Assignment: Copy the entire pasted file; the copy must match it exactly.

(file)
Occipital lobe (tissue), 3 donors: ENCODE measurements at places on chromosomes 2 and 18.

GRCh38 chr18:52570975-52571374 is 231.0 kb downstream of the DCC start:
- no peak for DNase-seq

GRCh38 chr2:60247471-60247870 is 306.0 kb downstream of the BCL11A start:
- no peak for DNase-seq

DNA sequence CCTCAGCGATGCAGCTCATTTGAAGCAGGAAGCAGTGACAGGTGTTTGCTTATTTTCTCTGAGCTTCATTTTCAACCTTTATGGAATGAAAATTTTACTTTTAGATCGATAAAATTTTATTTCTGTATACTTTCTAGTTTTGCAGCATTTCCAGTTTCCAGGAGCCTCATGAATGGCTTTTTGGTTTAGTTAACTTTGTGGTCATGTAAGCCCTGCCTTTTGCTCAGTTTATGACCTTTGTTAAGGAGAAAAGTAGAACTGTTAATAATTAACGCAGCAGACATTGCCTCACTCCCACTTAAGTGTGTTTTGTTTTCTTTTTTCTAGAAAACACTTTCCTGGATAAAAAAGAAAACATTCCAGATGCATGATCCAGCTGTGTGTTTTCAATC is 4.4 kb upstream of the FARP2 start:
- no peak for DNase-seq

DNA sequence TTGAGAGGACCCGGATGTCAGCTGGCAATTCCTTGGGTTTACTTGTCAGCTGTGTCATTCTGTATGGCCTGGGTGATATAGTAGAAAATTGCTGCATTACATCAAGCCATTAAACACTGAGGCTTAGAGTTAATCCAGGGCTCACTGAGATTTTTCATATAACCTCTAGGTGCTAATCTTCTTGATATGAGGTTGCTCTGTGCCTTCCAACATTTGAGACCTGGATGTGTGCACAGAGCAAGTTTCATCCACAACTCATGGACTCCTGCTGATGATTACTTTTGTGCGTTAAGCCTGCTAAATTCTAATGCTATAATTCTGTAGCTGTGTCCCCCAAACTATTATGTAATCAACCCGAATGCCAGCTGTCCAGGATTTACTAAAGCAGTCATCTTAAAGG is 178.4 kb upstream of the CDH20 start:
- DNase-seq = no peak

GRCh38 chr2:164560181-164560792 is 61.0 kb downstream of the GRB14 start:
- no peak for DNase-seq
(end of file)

Occipital lobe (tissue), 3 donors: ENCODE measurements at places on chromosomes 2 and 18.

GRCh38 chr18:52570975-52571374 is 231.0 kb downstream of the DCC start:
- no peak for DNase-seq

GRCh38 chr2:60247471-60247870 is 306.0 kb downstream of the BCL11A start:
- no peak for DNase-seq

DNA sequence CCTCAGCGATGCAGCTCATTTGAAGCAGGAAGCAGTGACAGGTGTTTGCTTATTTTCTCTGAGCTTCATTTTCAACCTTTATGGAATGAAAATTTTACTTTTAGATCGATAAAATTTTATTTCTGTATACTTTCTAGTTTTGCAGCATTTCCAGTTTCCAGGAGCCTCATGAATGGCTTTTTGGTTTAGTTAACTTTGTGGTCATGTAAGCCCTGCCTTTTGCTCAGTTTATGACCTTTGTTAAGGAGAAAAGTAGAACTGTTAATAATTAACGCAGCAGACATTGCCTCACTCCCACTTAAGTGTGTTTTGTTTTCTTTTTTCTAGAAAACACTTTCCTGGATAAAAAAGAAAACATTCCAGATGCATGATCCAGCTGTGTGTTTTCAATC is 4.4 kb upstream of the FARP2 start:
- no peak for DNase-seq

DNA sequence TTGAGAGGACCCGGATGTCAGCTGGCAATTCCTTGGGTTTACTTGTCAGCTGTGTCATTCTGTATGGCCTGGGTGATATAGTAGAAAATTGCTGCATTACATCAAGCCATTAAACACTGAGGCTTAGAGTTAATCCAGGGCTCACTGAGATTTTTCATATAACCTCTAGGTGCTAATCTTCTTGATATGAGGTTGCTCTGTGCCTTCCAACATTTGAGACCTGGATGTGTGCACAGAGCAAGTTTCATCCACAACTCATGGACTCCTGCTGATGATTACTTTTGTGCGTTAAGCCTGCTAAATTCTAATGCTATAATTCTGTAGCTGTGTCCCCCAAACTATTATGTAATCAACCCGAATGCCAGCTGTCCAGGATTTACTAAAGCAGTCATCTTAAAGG is 178.4 kb upstream of the CDH20 start:
- DNase-seq = no peak

GRCh38 chr2:164560181-164560792 is 61.0 kb downstream of the GRB14 start:
- no peak for DNase-seq